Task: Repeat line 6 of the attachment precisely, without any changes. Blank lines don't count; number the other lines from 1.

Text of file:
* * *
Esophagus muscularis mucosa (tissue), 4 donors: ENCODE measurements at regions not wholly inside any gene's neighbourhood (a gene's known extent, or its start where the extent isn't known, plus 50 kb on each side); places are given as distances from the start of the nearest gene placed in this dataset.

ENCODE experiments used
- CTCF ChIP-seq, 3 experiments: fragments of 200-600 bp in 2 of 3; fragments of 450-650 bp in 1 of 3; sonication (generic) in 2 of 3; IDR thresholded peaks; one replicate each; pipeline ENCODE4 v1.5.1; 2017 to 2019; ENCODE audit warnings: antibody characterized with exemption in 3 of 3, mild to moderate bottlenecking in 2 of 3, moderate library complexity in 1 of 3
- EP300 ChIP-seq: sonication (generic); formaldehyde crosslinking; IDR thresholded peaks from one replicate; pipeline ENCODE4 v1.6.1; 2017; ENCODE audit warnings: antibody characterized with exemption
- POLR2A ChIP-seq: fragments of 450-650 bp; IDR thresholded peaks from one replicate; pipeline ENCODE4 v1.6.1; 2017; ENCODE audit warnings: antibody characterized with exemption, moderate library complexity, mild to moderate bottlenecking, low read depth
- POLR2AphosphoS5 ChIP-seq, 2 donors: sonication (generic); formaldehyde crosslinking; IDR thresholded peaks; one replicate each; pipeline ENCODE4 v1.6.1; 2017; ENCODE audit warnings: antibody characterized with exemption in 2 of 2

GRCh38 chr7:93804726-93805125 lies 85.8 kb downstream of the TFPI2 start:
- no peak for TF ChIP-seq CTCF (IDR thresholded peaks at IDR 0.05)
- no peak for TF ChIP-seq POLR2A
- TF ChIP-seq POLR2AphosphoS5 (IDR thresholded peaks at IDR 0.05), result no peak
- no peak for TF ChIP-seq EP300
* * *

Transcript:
- POLR2AphosphoS5 ChIP-seq, 2 donors: sonication (generic); formaldehyde crosslinking; IDR thresholded peaks; one replicate each; pipeline ENCODE4 v1.6.1; 2017; ENCODE audit warnings: antibody characterized with exemption in 2 of 2